Walter Reed Martindale III, the former State Department official on trial on charges of plotting to kill a Saudi sheik, testified yesterday that he does not know how he wound up illegally transporting a gun out of the country last year.

"I didn't do anything illegal and I had no intention of doing anything illegal," Martindale said during nearly six hours of testimony in U.S. District Court in Alexandria.

Martindale, 41, looking harried and tired toward the end of the day, for the first time yesterday publicly gave his account of the events that led to his arrest a year ago for taking an Uzi semiautomatic rifle to London.

As a result of that arrest and Martindale's subsequent conviction, the U.S. government launched an investigation that resulted in a nine-count indictment against Martindale this summer that charged him with plotting to kill Mohammed Fassi, a member of the Saudi royal family.

Martindale, a resident of the Hollin Hills section of Fairfax County, south of Alexandria, testified yesterday that he had obtained the Uzi rifle at the request of Ibrahim Rawaf, his partner in their Washington-based American International Trade Group.

Martindale said that he had left the gun at Rawaf's Alexandria town house last summer and was later told by Rawaf that the gun had been given as a gift to an Arab business associate.

Martindale said he found a semiautomatic Uzi, later identified as the one he had obtained for Rawaf, in a package he was asked to take with him during a trip to London last year. The package, given to him by a Lebanese acquaintance he cannot identify, was to have contained radios, according to Martindale.

"I even asked the guy, 'This is nothing illegal?' " Martindale recalled.

Rawaf is also indicted in the alleged conspiracy but remains a fugitive in Lebanon.

Martindale could receive up to 50 years in prison and a $36,000 fine if convicted on the conspiracy and gun charges and of impersonating a U.S. diplomat by using his old State Department passport. Attorneys for both sides are scheduled to give closing arguments before the case goes to the jury.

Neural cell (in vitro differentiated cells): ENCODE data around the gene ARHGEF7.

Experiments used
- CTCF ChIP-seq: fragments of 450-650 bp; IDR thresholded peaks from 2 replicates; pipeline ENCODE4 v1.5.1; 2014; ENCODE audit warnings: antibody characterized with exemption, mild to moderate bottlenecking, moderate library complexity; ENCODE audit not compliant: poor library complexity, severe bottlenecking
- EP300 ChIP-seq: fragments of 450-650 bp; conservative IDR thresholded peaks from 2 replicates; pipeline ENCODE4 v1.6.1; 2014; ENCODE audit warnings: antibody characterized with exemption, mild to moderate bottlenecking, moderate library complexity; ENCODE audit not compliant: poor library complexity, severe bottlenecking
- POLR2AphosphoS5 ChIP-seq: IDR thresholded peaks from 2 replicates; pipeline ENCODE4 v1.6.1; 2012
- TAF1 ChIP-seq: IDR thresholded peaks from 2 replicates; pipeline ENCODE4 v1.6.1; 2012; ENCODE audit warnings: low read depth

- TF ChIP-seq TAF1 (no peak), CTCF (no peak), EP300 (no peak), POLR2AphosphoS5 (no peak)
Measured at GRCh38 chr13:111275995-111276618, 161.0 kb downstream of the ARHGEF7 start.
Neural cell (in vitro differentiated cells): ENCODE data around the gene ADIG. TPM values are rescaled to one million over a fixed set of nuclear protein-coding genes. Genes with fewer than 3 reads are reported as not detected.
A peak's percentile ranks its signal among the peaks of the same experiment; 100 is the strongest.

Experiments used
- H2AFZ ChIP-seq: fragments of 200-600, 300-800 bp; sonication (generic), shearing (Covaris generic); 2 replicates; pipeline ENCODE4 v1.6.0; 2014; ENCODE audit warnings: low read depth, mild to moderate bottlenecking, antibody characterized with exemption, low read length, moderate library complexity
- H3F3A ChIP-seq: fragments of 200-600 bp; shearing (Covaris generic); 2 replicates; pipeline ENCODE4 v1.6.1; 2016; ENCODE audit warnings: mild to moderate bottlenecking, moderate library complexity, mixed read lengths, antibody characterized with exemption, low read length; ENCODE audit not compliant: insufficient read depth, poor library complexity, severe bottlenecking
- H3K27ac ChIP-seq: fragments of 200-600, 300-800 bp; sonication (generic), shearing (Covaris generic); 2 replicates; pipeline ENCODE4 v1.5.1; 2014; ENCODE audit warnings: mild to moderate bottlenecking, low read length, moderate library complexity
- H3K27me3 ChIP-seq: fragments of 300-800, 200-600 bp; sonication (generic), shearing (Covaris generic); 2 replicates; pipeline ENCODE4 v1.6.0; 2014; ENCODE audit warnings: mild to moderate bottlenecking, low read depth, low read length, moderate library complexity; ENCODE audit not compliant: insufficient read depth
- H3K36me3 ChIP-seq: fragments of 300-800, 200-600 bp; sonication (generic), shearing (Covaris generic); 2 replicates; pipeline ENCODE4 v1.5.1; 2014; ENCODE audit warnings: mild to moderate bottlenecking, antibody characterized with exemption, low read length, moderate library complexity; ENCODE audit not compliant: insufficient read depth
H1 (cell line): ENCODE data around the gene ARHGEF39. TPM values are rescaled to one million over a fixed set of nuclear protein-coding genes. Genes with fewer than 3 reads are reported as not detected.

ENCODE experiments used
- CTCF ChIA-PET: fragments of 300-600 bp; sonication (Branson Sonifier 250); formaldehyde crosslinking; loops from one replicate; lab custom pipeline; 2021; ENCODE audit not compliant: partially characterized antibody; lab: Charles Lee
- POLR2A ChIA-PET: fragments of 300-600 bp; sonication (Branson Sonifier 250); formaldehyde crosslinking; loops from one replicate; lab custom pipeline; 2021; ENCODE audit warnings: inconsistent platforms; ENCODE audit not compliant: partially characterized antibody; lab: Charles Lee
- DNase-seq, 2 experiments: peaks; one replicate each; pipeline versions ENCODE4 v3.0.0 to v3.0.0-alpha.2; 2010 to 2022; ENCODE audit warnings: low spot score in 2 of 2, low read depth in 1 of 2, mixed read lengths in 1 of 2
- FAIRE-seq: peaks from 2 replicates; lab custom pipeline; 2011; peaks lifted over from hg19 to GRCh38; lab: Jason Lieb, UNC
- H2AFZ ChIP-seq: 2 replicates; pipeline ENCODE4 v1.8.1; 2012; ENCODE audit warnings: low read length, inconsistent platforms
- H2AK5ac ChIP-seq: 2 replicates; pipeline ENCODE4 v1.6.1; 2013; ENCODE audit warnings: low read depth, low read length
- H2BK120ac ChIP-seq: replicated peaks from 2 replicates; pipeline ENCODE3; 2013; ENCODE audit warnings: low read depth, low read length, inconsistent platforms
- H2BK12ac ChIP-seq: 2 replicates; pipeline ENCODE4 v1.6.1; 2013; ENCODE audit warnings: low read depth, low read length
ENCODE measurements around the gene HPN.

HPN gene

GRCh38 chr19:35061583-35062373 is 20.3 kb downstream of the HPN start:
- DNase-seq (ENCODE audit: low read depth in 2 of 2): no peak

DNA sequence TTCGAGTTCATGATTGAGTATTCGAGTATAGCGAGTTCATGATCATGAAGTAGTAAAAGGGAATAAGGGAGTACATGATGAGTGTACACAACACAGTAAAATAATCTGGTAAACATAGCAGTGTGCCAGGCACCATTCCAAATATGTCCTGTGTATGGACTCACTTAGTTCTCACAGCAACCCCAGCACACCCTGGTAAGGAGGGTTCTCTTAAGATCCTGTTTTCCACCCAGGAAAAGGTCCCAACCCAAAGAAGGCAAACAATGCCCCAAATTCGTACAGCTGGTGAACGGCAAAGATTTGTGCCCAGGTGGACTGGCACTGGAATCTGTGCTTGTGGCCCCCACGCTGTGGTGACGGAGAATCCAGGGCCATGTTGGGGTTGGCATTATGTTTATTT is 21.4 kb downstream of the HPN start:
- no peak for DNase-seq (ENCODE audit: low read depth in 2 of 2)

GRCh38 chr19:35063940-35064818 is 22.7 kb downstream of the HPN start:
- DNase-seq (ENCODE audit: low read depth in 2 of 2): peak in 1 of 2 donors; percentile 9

Martindale's appearance yesterday concluded three days of testimony in the trial, during which the government alleged that Martindale planned to assassinate Fassi, then living in London.

Scott Goodman, the government's key witness and a former military adviser who worked with Martindale in Vietnam, testified earlier this week that Martindale asked him to help plan the murder and that the two traveled to London to conduct surveillance of Fassi's home. Goodman has been granted immunity for his testimony in the case.

Defense attorneys yesterday focused on Martindale's record as a "humanitarian," who was among the last U.S. officials to leave Vietnam after the fall of Saigon.

Attorney Paul R. Kramer of Baltimore questioned Martindale for nearly an hour on his client's work in helping Vietnamese refugees leave that country and the numerous awards and commendations he received as a result.

Kramer also produced documents of a proposed business plan by Martindale's firm to provide security to rich Arabs. Martindale has contended that he photographed Fassi's home and vehicles while in London, and made detailed notes about the sheik's comings and goings, as part of the business proposal.

At the close of testimony yesterday, the trial had generated as many questions as it had answered, particularly about the identity of the contractor in the alleged murder plot.

Goodman had testified earlier that a high Saudi official was believed to be providing them with money for the alleged scheme. Yesterday, Martindale said a high Saudi official involved in internal and external intelligence was interested in financing his firm's security project because of concern about "worldwide malcontents and terrorists."